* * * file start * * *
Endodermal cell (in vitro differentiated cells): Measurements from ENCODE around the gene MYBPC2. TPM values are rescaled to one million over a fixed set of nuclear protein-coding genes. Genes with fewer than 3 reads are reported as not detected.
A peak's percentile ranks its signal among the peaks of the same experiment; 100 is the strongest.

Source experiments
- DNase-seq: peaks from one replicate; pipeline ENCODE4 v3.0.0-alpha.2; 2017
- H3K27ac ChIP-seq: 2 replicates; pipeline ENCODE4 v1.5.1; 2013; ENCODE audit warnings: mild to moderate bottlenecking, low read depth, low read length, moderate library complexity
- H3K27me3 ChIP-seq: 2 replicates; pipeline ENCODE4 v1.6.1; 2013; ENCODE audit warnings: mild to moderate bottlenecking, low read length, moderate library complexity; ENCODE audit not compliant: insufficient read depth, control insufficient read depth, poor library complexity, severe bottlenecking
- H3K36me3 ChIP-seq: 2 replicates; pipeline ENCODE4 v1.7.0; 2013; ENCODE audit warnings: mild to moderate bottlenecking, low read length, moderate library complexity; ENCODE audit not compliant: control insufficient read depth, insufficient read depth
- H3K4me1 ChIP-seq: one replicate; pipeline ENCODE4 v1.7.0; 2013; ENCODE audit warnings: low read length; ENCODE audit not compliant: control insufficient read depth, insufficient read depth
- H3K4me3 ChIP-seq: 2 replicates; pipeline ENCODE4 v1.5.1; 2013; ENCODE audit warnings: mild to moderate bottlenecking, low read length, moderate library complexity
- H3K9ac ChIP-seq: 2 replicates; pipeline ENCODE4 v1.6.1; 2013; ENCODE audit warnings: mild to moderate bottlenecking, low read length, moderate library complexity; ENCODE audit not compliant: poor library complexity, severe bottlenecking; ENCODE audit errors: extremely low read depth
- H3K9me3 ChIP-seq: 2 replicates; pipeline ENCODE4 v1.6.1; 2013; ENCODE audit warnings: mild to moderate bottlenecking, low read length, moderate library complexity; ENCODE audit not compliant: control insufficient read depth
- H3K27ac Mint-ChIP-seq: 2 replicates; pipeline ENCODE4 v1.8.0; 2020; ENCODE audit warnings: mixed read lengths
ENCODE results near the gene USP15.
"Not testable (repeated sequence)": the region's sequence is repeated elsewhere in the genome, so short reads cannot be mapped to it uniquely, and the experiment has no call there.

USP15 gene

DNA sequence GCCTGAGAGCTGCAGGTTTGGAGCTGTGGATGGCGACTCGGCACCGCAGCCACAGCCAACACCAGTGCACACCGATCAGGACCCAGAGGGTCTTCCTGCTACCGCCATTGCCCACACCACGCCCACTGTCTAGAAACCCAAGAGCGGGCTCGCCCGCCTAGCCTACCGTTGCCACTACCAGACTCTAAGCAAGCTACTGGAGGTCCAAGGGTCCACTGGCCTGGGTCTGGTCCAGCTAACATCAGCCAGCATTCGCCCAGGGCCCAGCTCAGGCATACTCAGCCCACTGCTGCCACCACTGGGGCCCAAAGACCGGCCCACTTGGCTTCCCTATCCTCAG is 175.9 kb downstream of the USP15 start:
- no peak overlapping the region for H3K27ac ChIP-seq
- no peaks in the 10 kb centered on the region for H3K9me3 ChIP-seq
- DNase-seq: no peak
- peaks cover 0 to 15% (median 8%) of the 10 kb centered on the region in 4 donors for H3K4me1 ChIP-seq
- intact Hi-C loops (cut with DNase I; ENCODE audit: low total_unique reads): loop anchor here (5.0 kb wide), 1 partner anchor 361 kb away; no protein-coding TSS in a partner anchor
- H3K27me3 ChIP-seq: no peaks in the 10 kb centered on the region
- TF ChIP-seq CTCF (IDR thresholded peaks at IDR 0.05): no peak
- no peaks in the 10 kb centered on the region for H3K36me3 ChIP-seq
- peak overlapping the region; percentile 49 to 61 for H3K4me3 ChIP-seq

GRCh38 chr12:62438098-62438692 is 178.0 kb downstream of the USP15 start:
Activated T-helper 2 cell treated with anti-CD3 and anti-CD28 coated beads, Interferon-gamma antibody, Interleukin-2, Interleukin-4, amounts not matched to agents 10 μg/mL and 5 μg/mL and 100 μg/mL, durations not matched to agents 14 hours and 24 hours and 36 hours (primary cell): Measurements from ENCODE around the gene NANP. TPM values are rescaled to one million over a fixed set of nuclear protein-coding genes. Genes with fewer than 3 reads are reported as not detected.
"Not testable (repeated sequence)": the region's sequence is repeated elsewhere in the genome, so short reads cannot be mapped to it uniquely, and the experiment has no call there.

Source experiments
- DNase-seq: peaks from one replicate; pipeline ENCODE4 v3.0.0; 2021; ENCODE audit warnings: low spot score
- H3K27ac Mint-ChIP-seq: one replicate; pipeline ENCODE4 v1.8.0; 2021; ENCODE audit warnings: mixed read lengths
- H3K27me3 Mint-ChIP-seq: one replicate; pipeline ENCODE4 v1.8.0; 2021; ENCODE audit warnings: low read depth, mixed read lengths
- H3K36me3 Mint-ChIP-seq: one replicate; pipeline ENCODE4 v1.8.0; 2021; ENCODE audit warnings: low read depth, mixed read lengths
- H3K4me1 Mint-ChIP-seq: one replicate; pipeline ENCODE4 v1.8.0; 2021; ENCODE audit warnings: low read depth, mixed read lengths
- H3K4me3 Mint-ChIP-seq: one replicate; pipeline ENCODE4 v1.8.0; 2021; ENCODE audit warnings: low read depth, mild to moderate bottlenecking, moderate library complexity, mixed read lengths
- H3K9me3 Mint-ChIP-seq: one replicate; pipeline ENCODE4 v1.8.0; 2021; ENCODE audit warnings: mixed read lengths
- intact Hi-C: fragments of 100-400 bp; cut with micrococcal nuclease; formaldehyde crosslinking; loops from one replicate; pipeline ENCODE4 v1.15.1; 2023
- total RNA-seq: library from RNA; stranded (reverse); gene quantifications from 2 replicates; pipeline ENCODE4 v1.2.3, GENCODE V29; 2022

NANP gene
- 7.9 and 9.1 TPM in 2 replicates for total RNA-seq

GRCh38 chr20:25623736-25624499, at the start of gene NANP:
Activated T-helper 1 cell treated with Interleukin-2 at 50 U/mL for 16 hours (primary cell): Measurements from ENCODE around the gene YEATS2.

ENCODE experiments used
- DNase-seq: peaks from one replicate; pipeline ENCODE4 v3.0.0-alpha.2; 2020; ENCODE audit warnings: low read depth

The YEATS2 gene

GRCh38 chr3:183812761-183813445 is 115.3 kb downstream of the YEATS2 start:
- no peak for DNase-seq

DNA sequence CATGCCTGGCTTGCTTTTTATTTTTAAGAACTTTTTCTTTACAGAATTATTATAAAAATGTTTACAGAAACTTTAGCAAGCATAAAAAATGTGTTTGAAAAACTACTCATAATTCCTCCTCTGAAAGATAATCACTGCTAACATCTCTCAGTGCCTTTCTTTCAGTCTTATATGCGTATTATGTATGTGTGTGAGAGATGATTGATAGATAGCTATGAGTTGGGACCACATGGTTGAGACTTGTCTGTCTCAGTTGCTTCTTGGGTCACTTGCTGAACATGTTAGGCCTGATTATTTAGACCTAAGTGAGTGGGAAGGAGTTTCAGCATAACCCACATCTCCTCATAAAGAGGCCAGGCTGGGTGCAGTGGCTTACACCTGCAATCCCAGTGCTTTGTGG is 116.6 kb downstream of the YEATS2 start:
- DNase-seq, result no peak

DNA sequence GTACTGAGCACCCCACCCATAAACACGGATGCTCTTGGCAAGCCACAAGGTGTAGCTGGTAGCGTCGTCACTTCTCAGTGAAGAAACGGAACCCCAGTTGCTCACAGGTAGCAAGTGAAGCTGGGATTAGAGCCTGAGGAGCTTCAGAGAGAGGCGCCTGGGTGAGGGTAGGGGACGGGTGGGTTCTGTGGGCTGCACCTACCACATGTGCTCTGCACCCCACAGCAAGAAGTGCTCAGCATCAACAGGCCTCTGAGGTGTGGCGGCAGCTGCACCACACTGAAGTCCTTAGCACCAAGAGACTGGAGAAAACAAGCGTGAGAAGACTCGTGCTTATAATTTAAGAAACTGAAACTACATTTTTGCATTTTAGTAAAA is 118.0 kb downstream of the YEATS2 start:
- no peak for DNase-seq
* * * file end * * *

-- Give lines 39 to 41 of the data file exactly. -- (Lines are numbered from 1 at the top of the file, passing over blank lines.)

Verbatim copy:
NANP gene
- 7.9 and 9.1 TPM in 2 replicates for total RNA-seq

GRCh38 chr20:25623736-25624499, at the start of gene NANP: